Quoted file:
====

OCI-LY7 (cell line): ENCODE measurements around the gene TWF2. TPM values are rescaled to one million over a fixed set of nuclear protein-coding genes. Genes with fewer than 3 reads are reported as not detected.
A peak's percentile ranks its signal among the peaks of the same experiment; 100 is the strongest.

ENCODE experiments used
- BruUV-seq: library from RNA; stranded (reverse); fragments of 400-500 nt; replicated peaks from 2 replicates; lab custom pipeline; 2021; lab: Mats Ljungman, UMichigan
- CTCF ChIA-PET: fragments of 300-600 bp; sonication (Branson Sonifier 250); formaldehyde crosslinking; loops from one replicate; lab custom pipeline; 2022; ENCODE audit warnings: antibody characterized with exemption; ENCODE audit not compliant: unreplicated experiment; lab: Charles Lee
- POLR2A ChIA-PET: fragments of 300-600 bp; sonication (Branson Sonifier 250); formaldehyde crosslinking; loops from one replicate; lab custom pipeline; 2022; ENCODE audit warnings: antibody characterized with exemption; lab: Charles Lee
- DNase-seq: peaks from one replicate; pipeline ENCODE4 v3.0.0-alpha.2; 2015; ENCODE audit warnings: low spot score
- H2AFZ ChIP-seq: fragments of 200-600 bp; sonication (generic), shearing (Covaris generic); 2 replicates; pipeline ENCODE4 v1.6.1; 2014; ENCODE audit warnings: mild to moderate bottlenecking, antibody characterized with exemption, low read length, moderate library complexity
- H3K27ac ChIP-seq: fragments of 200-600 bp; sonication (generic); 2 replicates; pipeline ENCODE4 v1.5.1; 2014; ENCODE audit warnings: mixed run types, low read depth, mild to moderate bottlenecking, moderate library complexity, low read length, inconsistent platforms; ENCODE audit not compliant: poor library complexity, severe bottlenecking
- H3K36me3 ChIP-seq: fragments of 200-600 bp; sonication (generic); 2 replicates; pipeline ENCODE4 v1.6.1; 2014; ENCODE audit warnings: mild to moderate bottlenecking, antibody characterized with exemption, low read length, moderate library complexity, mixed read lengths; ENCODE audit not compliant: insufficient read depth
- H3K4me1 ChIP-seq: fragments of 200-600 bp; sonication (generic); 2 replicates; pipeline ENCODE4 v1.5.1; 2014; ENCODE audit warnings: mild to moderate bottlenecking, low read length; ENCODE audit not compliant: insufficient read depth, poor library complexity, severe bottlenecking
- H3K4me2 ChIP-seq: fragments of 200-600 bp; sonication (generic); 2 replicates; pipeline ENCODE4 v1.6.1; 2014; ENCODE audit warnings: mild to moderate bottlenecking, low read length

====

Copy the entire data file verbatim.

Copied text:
OCI-LY7 (cell line): ENCODE measurements around the gene TWF2. TPM values are rescaled to one million over a fixed set of nuclear protein-coding genes. Genes with fewer than 3 reads are reported as not detected.
A peak's percentile ranks its signal among the peaks of the same experiment; 100 is the strongest.

ENCODE experiments used
- BruUV-seq: library from RNA; stranded (reverse); fragments of 400-500 nt; replicated peaks from 2 replicates; lab custom pipeline; 2021; lab: Mats Ljungman, UMichigan
- CTCF ChIA-PET: fragments of 300-600 bp; sonication (Branson Sonifier 250); formaldehyde crosslinking; loops from one replicate; lab custom pipeline; 2022; ENCODE audit warnings: antibody characterized with exemption; ENCODE audit not compliant: unreplicated experiment; lab: Charles Lee
- POLR2A ChIA-PET: fragments of 300-600 bp; sonication (Branson Sonifier 250); formaldehyde crosslinking; loops from one replicate; lab custom pipeline; 2022; ENCODE audit warnings: antibody characterized with exemption; lab: Charles Lee
- DNase-seq: peaks from one replicate; pipeline ENCODE4 v3.0.0-alpha.2; 2015; ENCODE audit warnings: low spot score
- H2AFZ ChIP-seq: fragments of 200-600 bp; sonication (generic), shearing (Covaris generic); 2 replicates; pipeline ENCODE4 v1.6.1; 2014; ENCODE audit warnings: mild to moderate bottlenecking, antibody characterized with exemption, low read length, moderate library complexity
- H3K27ac ChIP-seq: fragments of 200-600 bp; sonication (generic); 2 replicates; pipeline ENCODE4 v1.5.1; 2014; ENCODE audit warnings: mixed run types, low read depth, mild to moderate bottlenecking, moderate library complexity, low read length, inconsistent platforms; ENCODE audit not compliant: poor library complexity, severe bottlenecking
- H3K36me3 ChIP-seq: fragments of 200-600 bp; sonication (generic); 2 replicates; pipeline ENCODE4 v1.6.1; 2014; ENCODE audit warnings: mild to moderate bottlenecking, antibody characterized with exemption, low read length, moderate library complexity, mixed read lengths; ENCODE audit not compliant: insufficient read depth
- H3K4me1 ChIP-seq: fragments of 200-600 bp; sonication (generic); 2 replicates; pipeline ENCODE4 v1.5.1; 2014; ENCODE audit warnings: mild to moderate bottlenecking, low read length; ENCODE audit not compliant: insufficient read depth, poor library complexity, severe bottlenecking
- H3K4me2 ChIP-seq: fragments of 200-600 bp; sonication (generic); 2 replicates; pipeline ENCODE4 v1.6.1; 2014; ENCODE audit warnings: mild to moderate bottlenecking, low read length